WCLC: Bristol's Opdivo scores again in tough-to-treat mesothelioma, this time flying solo

opdivo
Bristol's Opdivo, in tandem with fellow BMS med Yervoy, is approved for first-line mesothelioma.

Last year at the World Conference on Lung Cancer, Bristol Myers Squibb made waves in mesothelioma with data showing its Opdivo-Yervoy duo could slash the risk of death in previously untreated patients. This year, it grabbed the spotlight with another survival win in the tough-to-treat disease.

Saturday, solo Opdivo became the first med to show in a randomized phase 3 trial that it could extend the lives of previously treated mesothelioma patients, cutting their risk of death by 28% against placebo. Those taking Opdivo lived for a median 9.2 months, versus 6.6 months for those in the placebo arm.

Opdivo also staved off disease worsening, slashing the risk of progression or death by 39%. At the one-year mark, 14.5% of Opdivo patients hadn’t seen their cancer worsen, and only 4.9% of placebo patients could say the same.

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RELATED: WCLC: Bristol Myers' Opdivo-Yervoy duo slashes mesothelioma death risk by 26%

The results follow on the heels of Opdivo’s performance in first-line mesothelioma from the last WCLC meeting in August. In tandem with Yervoy, BMS’ checkpoint star pared down patients’ risk of death by 26% against chemo, a showing that ultimately earned the pair an FDA green light.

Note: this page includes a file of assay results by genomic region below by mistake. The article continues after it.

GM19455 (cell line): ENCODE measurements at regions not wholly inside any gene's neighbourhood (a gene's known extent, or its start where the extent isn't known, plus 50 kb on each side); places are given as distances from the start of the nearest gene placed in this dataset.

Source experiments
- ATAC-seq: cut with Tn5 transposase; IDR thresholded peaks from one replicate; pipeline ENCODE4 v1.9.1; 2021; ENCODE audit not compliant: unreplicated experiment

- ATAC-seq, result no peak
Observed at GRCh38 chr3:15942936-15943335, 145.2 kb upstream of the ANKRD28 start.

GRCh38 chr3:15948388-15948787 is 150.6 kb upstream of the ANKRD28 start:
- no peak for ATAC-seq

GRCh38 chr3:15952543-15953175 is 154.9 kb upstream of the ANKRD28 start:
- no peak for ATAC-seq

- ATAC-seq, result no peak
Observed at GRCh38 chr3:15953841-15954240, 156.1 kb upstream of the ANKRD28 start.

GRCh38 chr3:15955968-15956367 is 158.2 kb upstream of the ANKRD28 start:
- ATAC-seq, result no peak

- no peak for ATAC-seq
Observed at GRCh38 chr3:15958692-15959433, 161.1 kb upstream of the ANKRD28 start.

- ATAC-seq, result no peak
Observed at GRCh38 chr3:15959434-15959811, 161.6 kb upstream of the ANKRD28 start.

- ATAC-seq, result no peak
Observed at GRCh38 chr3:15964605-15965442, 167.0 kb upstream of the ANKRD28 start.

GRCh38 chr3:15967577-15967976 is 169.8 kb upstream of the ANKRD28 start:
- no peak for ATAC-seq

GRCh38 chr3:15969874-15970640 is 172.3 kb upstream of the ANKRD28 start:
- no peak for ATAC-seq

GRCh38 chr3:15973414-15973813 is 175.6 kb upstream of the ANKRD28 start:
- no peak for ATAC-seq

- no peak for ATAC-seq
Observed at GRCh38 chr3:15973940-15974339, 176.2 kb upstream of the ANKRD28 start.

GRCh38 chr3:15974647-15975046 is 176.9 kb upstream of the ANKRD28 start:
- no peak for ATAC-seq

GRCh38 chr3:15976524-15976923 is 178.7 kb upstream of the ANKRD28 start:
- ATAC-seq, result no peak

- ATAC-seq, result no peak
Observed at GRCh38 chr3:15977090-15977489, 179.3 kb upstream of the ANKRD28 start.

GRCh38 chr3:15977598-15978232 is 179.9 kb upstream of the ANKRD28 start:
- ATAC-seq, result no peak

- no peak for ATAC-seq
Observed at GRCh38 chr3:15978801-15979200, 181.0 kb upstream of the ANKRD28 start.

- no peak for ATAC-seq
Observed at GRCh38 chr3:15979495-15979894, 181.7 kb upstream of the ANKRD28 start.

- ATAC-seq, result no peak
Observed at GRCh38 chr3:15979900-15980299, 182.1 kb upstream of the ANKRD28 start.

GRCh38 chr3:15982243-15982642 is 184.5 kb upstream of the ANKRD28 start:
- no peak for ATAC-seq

And that’s part of what makes the new data “very exciting,” Sabine Maier, Bristol’s head of oncology clinical development, said.

The trial those new data come from, called Confirm, “falls right in line with what we presented last year,” and it’s “really important” for underscoring Opdivo’s benefit in mesothelioma, she said.

While Opdivo may have demonstrated a benefit in second-line patients, though, BMS is hoping to see most people with mesothelioma treated with the Opdivo-Yervoy pairing upfront.

RELATED: Bristol Myers Squibb snags new Opdivo-Yervoy nod but chalks up failure in melanoma

“I obviously can’t speak to how physicians will make decisions in the clinic, but based on the data we’ve seen, we think this will change the standard of care in the first-line setting,” she said of the Opdivo-Yervoy regimen.

Still, the way BMS sees it, the Confirm data is still important. Having the two data sets “almost back-to-back, within a short time of each other, really demonstrates the value” of BMS’ therapies, Maier said.